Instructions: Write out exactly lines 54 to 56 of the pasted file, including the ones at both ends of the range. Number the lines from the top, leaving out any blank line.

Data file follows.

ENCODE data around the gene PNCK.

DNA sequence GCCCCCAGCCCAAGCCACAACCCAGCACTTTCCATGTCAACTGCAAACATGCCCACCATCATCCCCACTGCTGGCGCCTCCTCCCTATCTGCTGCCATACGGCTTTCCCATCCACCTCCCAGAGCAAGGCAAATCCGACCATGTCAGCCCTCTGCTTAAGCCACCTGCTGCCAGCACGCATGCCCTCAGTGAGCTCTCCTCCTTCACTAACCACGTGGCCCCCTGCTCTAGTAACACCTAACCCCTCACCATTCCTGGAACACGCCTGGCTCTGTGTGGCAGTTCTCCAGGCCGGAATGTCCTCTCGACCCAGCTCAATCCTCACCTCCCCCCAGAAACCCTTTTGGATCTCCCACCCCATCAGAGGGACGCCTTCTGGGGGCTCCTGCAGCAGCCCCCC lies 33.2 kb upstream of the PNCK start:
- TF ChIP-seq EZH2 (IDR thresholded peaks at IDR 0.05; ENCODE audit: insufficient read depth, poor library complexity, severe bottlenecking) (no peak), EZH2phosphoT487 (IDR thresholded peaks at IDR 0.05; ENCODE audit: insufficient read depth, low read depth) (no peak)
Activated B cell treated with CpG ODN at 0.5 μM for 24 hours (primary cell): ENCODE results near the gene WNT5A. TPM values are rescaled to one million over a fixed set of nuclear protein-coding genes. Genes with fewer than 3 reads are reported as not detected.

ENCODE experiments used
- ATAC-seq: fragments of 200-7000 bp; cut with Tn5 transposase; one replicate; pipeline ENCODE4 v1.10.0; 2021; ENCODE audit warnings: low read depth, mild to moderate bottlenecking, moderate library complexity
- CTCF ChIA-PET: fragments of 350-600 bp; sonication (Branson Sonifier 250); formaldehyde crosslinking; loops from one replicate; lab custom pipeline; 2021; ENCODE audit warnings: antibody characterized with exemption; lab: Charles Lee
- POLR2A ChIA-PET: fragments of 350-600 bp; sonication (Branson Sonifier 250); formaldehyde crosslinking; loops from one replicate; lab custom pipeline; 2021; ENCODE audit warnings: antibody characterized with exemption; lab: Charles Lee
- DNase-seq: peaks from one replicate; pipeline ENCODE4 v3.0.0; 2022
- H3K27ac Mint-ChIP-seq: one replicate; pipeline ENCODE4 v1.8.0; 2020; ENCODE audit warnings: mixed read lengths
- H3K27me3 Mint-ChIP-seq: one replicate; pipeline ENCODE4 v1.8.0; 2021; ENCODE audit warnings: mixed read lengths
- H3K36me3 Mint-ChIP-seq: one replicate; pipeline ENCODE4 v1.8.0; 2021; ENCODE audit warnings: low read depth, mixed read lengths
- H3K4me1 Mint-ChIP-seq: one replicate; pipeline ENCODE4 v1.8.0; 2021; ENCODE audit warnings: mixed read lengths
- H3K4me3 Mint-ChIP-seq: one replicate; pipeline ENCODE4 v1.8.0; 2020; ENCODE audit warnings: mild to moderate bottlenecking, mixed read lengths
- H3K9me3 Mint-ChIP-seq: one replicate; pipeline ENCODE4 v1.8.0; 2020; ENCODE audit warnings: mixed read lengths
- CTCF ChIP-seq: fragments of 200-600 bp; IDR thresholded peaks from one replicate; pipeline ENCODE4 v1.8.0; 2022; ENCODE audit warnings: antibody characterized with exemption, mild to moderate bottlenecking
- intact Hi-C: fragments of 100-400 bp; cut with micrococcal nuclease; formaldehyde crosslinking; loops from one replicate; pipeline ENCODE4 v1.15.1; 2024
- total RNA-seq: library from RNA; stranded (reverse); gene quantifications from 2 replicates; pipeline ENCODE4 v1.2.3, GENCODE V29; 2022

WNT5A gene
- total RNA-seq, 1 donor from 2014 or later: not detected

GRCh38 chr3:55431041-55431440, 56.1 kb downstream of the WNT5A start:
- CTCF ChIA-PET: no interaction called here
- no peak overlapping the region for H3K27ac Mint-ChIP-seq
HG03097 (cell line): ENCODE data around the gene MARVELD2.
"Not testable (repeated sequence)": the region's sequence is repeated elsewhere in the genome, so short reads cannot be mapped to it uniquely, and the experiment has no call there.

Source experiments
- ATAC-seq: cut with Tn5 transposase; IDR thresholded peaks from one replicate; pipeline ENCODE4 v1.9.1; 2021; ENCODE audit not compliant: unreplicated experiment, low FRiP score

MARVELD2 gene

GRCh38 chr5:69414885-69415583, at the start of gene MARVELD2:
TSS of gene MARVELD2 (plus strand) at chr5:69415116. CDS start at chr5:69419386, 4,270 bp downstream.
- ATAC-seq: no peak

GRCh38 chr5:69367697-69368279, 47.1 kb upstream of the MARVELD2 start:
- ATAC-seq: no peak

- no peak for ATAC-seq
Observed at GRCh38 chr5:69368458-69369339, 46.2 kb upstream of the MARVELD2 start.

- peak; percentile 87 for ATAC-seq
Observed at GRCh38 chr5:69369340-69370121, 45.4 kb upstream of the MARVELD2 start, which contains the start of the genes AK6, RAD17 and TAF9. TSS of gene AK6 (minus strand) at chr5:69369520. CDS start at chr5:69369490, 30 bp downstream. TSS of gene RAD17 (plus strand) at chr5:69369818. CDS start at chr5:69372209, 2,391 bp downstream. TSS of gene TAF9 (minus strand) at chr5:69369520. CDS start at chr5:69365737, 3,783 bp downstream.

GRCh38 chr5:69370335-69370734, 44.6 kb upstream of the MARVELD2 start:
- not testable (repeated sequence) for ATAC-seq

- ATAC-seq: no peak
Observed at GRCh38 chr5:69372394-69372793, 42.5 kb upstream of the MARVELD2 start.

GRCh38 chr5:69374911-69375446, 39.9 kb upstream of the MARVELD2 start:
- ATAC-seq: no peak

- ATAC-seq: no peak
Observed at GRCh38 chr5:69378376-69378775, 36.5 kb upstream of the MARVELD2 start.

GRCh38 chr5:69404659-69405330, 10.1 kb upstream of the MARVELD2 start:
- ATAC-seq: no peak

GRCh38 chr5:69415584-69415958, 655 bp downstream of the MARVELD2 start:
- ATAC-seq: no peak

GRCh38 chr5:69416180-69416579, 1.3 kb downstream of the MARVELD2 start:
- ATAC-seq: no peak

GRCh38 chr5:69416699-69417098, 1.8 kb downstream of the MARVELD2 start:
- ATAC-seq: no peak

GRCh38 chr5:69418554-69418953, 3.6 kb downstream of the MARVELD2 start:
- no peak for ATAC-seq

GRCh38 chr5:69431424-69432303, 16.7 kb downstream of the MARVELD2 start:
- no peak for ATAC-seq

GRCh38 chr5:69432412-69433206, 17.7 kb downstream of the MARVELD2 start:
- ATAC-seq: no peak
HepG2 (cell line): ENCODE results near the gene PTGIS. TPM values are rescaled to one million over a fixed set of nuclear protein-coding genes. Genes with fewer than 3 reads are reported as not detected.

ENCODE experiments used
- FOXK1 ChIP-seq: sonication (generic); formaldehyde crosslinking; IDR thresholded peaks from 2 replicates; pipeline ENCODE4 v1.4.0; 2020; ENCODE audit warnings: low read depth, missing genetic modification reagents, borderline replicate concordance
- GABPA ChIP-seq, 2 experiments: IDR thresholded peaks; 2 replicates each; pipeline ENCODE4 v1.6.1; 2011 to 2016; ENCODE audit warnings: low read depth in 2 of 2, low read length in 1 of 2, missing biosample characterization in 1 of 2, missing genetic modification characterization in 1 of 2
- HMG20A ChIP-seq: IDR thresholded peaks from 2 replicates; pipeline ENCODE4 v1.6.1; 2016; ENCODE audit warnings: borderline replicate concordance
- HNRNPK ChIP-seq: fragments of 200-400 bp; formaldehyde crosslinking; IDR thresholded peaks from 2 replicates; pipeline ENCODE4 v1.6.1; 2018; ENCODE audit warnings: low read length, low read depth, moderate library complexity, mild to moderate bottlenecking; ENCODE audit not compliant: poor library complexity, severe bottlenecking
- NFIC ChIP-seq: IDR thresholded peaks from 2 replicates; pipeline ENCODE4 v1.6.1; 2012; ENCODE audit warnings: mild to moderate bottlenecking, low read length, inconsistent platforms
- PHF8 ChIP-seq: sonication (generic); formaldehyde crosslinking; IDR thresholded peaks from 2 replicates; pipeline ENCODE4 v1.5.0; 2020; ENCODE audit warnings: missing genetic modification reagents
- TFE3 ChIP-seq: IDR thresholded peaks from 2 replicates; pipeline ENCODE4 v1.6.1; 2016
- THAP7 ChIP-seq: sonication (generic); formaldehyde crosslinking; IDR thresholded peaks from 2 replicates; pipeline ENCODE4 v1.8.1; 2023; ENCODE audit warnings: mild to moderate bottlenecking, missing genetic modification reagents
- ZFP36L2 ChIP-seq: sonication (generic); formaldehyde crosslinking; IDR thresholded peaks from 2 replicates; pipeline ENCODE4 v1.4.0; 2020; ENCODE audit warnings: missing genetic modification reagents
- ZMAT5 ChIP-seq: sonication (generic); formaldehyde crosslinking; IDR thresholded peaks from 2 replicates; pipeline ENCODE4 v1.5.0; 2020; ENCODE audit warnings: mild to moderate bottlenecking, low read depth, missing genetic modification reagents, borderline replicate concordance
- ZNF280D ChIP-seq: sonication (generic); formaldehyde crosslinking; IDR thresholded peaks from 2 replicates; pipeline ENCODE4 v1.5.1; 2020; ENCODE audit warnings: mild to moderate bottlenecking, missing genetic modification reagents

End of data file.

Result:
GRCh38 chr5:69418554-69418953, 3.6 kb downstream of the MARVELD2 start:
- no peak for ATAC-seq

GRCh38 chr5:69431424-69432303, 16.7 kb downstream of the MARVELD2 start: